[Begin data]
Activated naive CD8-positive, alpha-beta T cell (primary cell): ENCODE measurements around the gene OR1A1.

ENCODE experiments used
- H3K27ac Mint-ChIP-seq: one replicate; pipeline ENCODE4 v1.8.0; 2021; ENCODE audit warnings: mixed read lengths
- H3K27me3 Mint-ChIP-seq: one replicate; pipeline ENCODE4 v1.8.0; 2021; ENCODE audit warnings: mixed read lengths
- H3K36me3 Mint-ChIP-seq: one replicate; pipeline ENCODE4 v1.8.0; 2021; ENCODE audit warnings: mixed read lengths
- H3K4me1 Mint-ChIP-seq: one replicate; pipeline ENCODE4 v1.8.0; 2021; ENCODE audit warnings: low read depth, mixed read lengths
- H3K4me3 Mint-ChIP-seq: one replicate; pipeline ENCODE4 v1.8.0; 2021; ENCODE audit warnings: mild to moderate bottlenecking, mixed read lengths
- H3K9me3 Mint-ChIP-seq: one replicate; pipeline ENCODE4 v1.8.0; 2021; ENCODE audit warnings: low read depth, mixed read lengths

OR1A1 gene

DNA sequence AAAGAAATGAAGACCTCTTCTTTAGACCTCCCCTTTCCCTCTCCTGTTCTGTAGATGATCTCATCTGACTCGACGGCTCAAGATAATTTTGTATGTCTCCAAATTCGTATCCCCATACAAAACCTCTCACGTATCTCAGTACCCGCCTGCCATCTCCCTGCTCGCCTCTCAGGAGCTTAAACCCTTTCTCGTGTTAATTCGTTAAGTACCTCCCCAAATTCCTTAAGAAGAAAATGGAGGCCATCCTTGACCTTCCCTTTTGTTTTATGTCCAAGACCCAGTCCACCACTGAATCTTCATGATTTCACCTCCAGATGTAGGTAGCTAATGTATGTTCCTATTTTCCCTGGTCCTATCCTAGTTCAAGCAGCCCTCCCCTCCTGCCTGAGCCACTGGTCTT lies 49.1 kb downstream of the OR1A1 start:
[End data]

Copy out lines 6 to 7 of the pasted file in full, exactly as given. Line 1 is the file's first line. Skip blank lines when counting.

- H3K4me1 Mint-ChIP-seq: one replicate; pipeline ENCODE4 v1.8.0; 2021; ENCODE audit warnings: low read depth, mixed read lengths
- H3K4me3 Mint-ChIP-seq: one replicate; pipeline ENCODE4 v1.8.0; 2021; ENCODE audit warnings: mild to moderate bottlenecking, mixed read lengths